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No horsing matter

Inside the life of a WLHS Equestrian

Delaney Callaghan
Kristen Epperson, sophomore, with her horse Rocky.

In high school, there are many different activities that students participate in, ranging from clubs to sports to volunteer work. For Kristen Epperson, sophomore, how she spends her time after school is in her barn with her horse, Rocky.

“I’m riding five days a week for about an hour at a time,” Epperson said. “And competitions can be multiple days long. It’s definitely a bigger time commitment.”

Epperson is a member of the WLHS equestrian team (also referred to as Oregon High School Equestrian Teams,  or OHSET) and has been riding horses almost her entire life, after getting her first horse at four years old. Epperson said her mom was the one who really got her into horse riding and equestrian.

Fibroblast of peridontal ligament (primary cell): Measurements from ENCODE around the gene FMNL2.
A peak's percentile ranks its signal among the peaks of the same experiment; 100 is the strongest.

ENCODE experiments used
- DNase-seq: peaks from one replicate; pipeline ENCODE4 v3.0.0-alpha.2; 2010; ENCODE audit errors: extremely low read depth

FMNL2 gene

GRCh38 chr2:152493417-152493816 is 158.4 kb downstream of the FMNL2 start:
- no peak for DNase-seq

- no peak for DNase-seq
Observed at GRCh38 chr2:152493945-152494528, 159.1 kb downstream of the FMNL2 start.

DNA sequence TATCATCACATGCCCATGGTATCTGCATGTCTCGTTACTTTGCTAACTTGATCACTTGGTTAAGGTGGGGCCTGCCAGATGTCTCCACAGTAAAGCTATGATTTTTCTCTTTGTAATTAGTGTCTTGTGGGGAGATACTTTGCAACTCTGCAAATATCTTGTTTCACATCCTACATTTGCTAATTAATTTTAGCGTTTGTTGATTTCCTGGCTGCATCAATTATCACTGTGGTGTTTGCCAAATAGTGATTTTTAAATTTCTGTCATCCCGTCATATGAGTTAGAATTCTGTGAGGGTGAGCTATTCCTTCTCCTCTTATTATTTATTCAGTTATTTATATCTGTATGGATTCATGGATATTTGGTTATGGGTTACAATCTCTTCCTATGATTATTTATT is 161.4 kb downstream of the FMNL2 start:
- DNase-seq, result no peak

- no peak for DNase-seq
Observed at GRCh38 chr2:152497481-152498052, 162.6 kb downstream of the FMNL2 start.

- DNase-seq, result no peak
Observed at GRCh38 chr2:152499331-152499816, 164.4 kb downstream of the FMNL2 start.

“My mom rode her entire life because she had horses her entire life, so she was the one who really got me into it.” Epperson said.

At West Linn, equestrian and horse riding is a sport that many students don’t know a lot about. Epperson said it’s similar to how any regular swim meet or tournament works, but the sport definitely has its unique qualities.

“So meets are around five days long, which are divided into different events, and you’re competing against around ten schools,” Epperson said. “You do five individual events, and then a couple of team events. It can be intense.”

Epperson acknowledges that since many people don’t really know much about how equestrian works, there can be a lack of publicity for the team. But this isn’t really an issue for Epperson.

“I’m fine with the amount of coverage we normally get around here,” Epperson said. “I’m fine with it mainly because I don’t want to go on the Live Roar.”

So, overall, taking into account the hundreds of hours put in towards practicing, the long days of competition, and the small amount of recognition they get at the high school, Epperson and her fellow equestrians can find themselves wondering: is this all worth it? For Epperson, she says that it is.

“What makes it worth it for me is the feeling of success; knowing that you worked so hard and because of that you were able to do well,” Epperson said. “It’s just so rewarding.”

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No horsing matter